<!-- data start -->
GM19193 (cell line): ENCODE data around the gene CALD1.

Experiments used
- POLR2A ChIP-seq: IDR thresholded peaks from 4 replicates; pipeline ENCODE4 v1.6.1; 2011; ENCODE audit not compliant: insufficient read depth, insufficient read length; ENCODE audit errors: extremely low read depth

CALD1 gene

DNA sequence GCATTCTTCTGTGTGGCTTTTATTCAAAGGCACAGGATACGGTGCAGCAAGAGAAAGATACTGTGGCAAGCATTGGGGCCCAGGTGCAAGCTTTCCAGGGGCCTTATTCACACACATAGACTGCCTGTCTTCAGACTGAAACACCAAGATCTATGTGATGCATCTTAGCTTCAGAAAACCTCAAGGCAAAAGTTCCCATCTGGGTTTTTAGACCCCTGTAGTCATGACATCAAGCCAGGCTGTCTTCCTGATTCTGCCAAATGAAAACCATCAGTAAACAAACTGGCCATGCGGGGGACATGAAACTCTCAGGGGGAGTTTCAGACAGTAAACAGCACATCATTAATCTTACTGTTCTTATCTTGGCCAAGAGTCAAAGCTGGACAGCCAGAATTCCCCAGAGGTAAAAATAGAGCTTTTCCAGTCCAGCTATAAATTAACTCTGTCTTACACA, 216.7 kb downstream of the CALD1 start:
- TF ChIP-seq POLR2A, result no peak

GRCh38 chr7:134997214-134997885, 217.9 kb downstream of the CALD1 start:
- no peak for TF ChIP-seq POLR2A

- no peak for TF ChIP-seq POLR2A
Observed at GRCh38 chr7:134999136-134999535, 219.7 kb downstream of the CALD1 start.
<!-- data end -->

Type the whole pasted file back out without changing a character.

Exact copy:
GM19193 (cell line): ENCODE data around the gene CALD1.

Experiments used
- POLR2A ChIP-seq: IDR thresholded peaks from 4 replicates; pipeline ENCODE4 v1.6.1; 2011; ENCODE audit not compliant: insufficient read depth, insufficient read length; ENCODE audit errors: extremely low read depth

CALD1 gene

DNA sequence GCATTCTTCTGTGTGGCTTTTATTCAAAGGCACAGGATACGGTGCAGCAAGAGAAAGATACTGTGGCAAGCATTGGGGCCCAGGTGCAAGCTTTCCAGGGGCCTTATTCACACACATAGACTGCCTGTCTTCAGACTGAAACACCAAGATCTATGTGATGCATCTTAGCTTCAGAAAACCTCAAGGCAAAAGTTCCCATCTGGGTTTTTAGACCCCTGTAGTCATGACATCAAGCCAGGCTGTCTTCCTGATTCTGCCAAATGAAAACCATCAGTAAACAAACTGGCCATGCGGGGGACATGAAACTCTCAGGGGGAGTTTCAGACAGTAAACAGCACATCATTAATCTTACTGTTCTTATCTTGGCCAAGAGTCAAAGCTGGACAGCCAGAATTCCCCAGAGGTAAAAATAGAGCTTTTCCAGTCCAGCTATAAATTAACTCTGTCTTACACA, 216.7 kb downstream of the CALD1 start:
- TF ChIP-seq POLR2A, result no peak

GRCh38 chr7:134997214-134997885, 217.9 kb downstream of the CALD1 start:
- no peak for TF ChIP-seq POLR2A

- no peak for TF ChIP-seq POLR2A
Observed at GRCh38 chr7:134999136-134999535, 219.7 kb downstream of the CALD1 start.